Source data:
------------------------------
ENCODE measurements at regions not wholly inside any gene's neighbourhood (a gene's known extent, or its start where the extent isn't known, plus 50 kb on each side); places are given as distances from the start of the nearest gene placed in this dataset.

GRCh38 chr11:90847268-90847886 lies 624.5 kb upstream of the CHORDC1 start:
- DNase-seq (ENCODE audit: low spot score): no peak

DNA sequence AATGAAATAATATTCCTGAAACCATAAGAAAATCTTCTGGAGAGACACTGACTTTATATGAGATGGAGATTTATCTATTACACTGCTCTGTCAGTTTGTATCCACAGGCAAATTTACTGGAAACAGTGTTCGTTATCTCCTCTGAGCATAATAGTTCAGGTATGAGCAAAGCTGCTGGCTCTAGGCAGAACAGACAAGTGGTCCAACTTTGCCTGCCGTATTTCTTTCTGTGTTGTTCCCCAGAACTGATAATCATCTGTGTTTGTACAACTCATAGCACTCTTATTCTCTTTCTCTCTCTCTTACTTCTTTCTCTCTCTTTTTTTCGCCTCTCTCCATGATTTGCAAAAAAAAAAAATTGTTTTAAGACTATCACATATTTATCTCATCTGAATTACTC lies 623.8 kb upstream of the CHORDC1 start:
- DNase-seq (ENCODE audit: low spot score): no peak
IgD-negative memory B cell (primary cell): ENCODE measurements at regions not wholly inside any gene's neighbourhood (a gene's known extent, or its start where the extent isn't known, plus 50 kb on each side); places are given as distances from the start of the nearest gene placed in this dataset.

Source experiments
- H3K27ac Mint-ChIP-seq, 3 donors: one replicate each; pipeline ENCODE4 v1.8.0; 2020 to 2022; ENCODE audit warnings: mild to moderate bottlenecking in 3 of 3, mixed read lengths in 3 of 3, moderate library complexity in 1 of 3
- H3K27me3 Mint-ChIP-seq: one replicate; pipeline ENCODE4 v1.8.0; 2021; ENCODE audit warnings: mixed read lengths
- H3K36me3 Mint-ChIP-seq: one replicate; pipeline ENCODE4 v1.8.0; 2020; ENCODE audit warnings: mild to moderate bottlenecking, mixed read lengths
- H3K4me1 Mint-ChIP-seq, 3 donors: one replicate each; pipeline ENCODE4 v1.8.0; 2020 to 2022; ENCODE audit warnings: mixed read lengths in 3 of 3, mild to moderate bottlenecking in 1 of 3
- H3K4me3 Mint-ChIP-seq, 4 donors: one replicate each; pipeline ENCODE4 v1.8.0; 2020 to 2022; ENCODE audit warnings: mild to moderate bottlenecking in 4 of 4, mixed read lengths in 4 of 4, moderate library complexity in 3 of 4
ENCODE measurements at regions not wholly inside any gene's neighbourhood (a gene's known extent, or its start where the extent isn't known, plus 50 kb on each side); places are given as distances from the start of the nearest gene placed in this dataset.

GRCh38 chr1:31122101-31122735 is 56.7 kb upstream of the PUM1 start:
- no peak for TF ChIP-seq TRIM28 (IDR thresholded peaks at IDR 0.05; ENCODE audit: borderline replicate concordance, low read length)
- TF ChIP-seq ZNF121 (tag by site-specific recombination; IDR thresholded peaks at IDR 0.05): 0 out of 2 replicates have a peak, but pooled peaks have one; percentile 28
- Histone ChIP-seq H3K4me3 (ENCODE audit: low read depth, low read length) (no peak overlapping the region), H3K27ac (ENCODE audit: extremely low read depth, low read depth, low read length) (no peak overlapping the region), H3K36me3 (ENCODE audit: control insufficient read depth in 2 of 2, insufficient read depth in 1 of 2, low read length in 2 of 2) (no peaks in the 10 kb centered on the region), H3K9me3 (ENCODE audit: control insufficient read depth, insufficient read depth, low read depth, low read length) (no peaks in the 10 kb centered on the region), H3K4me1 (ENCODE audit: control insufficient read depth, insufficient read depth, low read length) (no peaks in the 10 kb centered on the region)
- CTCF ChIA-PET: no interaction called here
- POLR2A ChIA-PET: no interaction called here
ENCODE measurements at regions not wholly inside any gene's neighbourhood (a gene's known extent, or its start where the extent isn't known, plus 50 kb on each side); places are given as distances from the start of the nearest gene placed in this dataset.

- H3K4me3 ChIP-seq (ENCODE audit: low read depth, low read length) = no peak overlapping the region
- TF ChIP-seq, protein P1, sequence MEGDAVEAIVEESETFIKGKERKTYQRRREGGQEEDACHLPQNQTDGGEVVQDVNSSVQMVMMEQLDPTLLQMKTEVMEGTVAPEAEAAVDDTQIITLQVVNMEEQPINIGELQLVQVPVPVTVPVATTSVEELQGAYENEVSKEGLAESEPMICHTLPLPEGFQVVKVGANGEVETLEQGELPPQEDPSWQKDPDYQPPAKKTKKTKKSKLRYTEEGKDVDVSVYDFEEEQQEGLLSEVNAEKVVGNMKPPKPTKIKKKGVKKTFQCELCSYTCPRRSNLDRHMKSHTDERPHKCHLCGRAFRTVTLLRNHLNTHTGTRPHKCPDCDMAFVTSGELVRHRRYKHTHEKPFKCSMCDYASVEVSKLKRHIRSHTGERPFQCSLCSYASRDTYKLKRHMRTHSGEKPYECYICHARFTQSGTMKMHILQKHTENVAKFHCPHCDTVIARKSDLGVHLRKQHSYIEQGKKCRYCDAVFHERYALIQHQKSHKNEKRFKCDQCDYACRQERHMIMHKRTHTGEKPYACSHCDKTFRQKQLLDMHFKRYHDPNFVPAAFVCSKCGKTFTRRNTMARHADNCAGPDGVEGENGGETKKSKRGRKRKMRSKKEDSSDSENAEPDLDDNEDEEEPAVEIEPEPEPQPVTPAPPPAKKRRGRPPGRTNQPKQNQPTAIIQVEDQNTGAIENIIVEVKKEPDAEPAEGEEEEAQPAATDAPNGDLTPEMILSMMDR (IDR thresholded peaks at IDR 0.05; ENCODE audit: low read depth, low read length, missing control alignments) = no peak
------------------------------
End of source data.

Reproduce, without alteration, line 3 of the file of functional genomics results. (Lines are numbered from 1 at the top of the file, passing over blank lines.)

- DNase-seq (ENCODE audit: low spot score): no peak